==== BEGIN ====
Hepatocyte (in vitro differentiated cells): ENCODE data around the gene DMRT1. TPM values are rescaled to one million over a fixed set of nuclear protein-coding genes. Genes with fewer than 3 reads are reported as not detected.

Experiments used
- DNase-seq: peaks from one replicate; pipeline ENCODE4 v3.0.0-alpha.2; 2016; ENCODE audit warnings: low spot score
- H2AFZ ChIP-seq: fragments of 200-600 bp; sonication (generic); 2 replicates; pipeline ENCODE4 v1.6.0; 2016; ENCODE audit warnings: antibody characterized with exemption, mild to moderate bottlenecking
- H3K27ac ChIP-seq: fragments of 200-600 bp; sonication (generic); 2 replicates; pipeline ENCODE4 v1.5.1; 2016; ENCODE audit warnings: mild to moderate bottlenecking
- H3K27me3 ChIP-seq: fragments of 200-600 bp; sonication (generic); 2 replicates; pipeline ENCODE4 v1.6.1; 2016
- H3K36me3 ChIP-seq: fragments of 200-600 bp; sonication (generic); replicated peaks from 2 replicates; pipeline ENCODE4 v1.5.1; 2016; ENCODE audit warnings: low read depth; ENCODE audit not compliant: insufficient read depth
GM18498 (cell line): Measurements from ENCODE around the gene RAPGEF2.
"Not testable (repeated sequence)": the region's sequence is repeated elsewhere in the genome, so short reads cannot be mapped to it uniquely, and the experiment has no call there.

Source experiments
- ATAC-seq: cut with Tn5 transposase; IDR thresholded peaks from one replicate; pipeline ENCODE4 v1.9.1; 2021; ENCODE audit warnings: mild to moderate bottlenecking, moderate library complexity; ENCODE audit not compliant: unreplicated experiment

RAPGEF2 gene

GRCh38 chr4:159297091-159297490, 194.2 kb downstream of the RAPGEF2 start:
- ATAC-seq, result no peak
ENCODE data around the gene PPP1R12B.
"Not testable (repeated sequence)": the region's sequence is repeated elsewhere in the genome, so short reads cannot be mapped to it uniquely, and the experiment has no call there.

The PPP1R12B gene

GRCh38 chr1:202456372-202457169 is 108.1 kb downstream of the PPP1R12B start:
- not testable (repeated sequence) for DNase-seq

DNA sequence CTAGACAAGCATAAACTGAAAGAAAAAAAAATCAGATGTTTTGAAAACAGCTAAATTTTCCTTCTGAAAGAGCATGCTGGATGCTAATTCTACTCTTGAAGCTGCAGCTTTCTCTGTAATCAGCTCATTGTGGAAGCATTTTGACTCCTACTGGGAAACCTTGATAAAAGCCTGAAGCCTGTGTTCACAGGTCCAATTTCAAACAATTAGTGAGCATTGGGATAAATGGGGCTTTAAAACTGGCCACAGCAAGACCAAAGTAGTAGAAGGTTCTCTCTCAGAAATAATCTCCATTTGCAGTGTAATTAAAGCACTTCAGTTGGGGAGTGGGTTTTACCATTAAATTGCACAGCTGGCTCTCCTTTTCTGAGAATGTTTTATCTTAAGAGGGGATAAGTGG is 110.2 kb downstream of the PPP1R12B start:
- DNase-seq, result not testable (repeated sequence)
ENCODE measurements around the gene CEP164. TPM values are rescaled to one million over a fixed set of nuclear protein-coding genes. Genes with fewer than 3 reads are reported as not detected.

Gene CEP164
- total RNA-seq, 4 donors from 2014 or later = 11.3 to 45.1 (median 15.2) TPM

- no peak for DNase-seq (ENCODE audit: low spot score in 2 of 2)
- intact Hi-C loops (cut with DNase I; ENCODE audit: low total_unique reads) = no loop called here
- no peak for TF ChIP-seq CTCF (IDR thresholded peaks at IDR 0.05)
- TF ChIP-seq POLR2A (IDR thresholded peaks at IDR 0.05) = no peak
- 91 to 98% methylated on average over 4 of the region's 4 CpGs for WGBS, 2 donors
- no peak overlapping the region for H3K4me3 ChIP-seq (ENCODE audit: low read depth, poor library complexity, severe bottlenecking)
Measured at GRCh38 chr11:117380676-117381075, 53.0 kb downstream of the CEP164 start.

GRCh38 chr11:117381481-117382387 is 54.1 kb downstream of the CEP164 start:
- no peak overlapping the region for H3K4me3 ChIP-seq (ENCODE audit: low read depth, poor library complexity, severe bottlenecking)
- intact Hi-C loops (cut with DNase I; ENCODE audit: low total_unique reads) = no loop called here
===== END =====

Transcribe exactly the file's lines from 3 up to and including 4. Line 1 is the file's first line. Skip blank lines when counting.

- DNase-seq: peaks from one replicate; pipeline ENCODE4 v3.0.0-alpha.2; 2016; ENCODE audit warnings: low spot score
- H2AFZ ChIP-seq: fragments of 200-600 bp; sonication (generic); 2 replicates; pipeline ENCODE4 v1.6.0; 2016; ENCODE audit warnings: antibody characterized with exemption, mild to moderate bottlenecking